Motor vehicle safety inspections may seem like a trivial thing. But the principle at issue is no small thing.

Throw it in the Woods?

 

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  47 comments for “Safety Inspections

  1. mithrandir
    August 10, 2011 at 6:25 pm

    In NJ (perhaps in other states as well) the government stopped with the safety part of the inspection. They only check to see if the car passes the emission part of the inspection.

    The state did not refund money from the yearly registration fee that was used to fund the safety inspections.

    (Although disappointing, I loved the beginning of the film idiocracy)

  2. Boothe
    August 11, 2011 at 4:08 am

    Funny you should bring this up. We have a safety inspection here in Missouri just like Virginia. No emissions check out here in the country yet. But they allow us the privilege of a two year registration and consequently a two year inspection cycle. Now I’m well over a year from my next inspection, but I noticed my Miata did a little hydroplaning the other day. When I stopped, I checked my tires and I could see the tread was a bit shallow (not down to the wear bars, but not shedding water the way Michelins should). As soon as I got home I ordered another set, because I not only don’t run on bald tires, I won’t run on even marginally worn tires regardless of when my next inspection is due. It’s dangerous and irresponsible to do so and I don’t need the nanny state to tell me that.

    • August 11, 2011 at 12:59 pm

      Of course – because you’re not a Clover!

      Similarly: I will soon be replacing the tires on my sport bike; not because they’re bald but because they’ve worn to a point that is unacceptable to me. Because I value my life more than the $300 or so cost of a new set of tires.

      Clovers not only assume most people are dumb (whereas in fact only some are) they have this strange, almost religious faith in “the law” – notwithstanding the evidence all around them that dumb/reckless people do their thing irrespective of “the law,” which in fact is mostly just an inconvenience (at best) for the not-dumb, not-reckless majority.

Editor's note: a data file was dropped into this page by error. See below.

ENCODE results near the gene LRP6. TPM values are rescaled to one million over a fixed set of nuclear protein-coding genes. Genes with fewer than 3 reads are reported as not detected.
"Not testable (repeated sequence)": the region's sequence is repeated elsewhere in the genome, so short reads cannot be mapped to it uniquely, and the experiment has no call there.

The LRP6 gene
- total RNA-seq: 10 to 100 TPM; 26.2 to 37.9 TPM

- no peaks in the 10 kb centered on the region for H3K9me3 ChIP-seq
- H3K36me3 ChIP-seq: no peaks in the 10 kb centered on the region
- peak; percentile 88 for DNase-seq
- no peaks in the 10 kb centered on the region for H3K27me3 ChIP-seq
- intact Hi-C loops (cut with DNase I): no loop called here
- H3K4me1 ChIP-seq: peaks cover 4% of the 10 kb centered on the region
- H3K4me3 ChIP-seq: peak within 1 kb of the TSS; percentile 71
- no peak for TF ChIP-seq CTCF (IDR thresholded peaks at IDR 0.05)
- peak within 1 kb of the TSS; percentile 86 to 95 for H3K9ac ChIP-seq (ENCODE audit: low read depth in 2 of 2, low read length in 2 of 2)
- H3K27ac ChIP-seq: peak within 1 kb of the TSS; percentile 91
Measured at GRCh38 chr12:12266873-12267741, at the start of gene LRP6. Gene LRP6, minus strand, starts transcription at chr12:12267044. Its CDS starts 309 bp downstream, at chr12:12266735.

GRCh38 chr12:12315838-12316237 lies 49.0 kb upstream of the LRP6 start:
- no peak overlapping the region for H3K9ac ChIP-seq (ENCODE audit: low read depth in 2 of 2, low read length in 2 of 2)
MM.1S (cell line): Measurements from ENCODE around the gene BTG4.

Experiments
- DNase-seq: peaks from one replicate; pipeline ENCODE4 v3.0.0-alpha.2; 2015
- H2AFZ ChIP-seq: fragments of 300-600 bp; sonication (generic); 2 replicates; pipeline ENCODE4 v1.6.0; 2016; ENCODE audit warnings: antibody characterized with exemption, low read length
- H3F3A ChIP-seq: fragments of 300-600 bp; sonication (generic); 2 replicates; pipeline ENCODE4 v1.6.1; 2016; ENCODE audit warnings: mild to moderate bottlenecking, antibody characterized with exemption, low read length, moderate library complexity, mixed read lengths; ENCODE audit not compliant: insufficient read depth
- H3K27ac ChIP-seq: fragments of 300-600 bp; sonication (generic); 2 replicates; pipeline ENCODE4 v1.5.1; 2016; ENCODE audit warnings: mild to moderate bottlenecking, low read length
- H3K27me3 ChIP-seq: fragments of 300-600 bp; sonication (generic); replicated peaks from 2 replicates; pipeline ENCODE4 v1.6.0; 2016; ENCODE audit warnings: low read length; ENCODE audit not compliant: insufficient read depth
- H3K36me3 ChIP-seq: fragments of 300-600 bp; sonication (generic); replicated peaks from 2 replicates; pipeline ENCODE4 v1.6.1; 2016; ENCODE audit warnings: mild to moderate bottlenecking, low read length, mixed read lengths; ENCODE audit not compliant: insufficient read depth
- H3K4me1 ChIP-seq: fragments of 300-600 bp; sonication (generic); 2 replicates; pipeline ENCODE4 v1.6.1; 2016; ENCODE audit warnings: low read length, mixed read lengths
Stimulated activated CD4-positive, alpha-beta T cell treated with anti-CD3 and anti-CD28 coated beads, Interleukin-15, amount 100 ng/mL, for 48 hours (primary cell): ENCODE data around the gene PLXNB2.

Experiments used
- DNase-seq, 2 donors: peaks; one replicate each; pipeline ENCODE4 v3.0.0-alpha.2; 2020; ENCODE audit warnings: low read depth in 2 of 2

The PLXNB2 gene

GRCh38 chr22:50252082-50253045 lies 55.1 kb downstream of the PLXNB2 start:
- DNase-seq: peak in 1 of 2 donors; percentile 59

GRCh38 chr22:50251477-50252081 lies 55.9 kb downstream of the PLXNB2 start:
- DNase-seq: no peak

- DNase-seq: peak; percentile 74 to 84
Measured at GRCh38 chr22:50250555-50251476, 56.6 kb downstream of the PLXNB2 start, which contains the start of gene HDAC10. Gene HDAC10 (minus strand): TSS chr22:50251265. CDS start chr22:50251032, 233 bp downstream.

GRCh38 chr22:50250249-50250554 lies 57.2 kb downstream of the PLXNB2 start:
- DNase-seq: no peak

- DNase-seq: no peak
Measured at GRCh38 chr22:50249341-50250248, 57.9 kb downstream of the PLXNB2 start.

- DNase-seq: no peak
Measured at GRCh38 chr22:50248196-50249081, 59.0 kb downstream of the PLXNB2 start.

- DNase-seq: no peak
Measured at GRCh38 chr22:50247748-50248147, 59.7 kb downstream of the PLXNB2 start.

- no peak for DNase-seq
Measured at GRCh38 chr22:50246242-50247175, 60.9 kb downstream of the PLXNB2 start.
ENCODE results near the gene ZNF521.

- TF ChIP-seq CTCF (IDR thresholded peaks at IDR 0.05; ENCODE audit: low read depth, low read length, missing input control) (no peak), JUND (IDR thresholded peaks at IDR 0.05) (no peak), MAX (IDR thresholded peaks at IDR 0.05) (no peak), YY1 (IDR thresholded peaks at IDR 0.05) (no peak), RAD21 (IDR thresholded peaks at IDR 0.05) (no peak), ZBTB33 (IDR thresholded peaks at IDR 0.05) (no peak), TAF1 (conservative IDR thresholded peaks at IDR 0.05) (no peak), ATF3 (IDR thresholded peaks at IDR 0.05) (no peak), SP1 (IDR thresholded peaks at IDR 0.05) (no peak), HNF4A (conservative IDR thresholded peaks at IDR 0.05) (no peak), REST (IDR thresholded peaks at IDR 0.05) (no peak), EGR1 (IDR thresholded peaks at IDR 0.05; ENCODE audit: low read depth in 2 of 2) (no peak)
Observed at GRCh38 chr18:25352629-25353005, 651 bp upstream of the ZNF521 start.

3. Gil
    August 11, 2011 at 11:18 am

    So pray tell – should someone have the right to drive on bald tires?

    Clover

    • August 11, 2011 at 11:28 am

      Aussie Clover, in typical Clover fashion, you make two errors:

      One, you assume that people would not drive on bald tires (and so on) anyhow, despite “safety” inspections. This is obviously false. Just as it’s false that “drunk driving” goes away by dint of police state tactics deployed against everyone.

      Two, you “package deal,” that is, you posit an example of one hypothetical person’s bad conduct as the excuse to presumptively assume everyone (or even just most people) will conduct themselves badly. In fact, it is only and always a small minority that acts irresponsibly. The right course of action is to punish them (and only them) when necessary (when they actually cause harm) rather than spew endless laws and so on directed at the responsible majority, who are not and never have been the problem.

      No Clovers

      • Gil
        August 11, 2011 at 2:39 pm

        In other words, sure let evyerone drive on bald tires.

        Clover

        • August 11, 2011 at 3:25 pm

          Can you do more than emote hysterically?

          Seriously.

          No Clovers

    • August 11, 2011 at 12:23 pm

      PS: Do you feel safer, Aussie Clover, because your government has decreed that no one (except criminals, of course) may possess guns? Will you be safer as a result if an armed criminal barges into your home late one night?

      • Gil
        August 11, 2011 at 2:40 pm

        Guns aren’t banned, they’re licenced.

        Clover

        • August 11, 2011 at 3:37 pm

          And what does that mean, exactly?